From time to time I come across references by the credulous to the supposed biblical roots of some Chinese characters. I was surprised to learn, however, that that manner of interpretation has been around for many years.
Even the early Jesuit Fathers of the seventeenth and eighteenth centuries, to whom we owe so much for pioneer work in the domain of Sinology, were not without occasional lapses of the kind, due no doubt to a laudable if excessive zeal. Finding the character 船, which is the common word for “a ship,” as indicated by 舟, the earlier picture-character for “boat” seen on the left-hand side, one ingenious Father proceeded to analyse it as follows: —
舟 “ship,” 八 “eight,” 口 “mouth” = eight mouths on a ship—“the Ark.”
But the right-hand portion is merely the phonetic of the character; it was originally 铅 “lead,” which gave the sound required; then the indicator “boat” was substituted for “metal.”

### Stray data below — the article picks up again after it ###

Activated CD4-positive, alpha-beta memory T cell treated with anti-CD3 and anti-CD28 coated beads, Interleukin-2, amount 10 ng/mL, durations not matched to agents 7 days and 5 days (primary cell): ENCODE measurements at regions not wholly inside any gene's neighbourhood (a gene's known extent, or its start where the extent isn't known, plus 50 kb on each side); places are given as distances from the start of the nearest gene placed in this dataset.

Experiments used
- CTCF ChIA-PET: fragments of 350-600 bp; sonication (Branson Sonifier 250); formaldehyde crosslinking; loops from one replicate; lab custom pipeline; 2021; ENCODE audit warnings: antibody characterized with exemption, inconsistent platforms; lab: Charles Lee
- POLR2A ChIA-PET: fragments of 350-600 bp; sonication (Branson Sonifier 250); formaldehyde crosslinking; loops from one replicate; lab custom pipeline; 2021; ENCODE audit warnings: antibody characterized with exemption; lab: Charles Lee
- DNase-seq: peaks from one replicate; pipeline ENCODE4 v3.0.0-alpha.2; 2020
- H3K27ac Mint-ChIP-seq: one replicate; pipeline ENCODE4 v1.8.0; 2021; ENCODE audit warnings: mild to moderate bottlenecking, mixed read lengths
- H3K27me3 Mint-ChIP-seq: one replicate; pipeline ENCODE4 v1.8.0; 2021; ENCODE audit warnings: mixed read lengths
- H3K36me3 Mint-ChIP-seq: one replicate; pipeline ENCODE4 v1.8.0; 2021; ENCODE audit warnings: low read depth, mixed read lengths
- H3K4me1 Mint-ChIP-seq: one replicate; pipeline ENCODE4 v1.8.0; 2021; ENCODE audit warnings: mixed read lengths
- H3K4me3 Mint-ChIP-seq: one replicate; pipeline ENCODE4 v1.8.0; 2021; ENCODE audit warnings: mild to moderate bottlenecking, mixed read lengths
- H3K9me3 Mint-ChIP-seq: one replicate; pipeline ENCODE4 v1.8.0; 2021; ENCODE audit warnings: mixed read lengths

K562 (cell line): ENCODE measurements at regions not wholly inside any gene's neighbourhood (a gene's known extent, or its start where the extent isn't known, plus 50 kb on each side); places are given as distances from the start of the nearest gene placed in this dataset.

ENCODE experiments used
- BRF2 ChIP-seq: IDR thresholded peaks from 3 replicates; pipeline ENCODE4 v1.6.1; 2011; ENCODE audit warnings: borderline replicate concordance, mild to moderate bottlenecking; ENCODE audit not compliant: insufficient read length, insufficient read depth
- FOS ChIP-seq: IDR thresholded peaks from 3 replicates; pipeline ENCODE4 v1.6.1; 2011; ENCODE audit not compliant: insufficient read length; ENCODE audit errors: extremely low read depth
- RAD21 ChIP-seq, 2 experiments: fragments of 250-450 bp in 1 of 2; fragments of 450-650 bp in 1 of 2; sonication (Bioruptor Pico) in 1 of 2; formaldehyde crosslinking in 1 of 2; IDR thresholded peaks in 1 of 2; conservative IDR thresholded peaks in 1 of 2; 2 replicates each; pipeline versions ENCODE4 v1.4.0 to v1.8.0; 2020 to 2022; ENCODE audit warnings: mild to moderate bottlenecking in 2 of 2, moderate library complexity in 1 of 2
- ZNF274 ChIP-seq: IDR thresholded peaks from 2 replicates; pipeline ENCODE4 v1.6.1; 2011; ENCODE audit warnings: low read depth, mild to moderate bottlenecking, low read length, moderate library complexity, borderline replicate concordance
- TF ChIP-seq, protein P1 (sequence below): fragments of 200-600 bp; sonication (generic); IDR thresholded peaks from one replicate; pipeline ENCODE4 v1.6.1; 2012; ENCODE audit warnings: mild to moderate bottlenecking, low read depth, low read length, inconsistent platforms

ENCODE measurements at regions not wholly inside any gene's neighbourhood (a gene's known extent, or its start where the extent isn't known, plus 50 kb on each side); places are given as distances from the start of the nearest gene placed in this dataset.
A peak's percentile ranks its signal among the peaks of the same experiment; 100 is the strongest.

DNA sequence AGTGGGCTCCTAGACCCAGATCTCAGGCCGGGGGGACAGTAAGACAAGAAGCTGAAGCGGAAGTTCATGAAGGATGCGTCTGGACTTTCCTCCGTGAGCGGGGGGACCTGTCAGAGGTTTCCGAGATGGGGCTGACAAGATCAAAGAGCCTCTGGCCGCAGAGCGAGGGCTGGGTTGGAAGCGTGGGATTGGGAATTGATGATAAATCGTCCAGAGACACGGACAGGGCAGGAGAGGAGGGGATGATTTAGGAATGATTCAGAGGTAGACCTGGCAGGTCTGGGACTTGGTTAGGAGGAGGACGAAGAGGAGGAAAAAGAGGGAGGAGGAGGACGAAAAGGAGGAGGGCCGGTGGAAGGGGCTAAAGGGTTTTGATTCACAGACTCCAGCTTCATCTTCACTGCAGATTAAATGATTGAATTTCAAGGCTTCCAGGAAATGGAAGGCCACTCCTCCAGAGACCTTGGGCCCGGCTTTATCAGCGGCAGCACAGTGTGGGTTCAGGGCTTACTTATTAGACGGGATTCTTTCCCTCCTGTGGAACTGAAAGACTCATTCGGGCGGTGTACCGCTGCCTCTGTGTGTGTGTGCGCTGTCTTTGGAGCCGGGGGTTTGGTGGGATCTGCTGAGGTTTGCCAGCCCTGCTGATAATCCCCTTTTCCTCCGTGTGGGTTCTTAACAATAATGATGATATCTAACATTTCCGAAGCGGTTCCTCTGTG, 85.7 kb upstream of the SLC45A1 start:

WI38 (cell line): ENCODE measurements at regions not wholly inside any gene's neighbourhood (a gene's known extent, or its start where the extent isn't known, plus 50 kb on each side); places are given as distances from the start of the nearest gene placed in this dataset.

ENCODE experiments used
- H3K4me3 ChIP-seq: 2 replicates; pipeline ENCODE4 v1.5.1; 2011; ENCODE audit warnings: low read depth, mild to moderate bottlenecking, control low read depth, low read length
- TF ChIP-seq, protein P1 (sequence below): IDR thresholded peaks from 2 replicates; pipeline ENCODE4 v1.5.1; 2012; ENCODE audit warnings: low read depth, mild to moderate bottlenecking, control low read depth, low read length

So with the word 禁 “to prohibit.” Because it could be analysed into two 木木 “trees” and 示 “a divine proclamation,” an allusion was discovered therein to the two trees and the proclamation of the Garden of Eden; whereas again the proper analysis is into indicator and phonetic.
Nor is such misplaced ingenuity confined to the Roman Catholic Church. In 1892 a Protestant missionary published and circulated broadcast what he said was “evidence in favour of the Gospels,” being nothing less than a prophecy of Christ’s coming hidden in the Chinese character 來 “to come.” He pointed out that this was composed of “a cross,” with two 人人 ‘men,’ one on each side, and a ‘greater man’ 人 in the middle.
That analysis is all very well for the character as it stands now; but before the Christian era this same character was written and was a picture, not of men and of a cross, but of a sheaf of corn. It came to mean “come,” says the Chinese etymologist, “because corn comes from heaven.”
Even if all the character etymologies Giles cites are not necessarily in keeping with modern scholarship, his principles here are correct.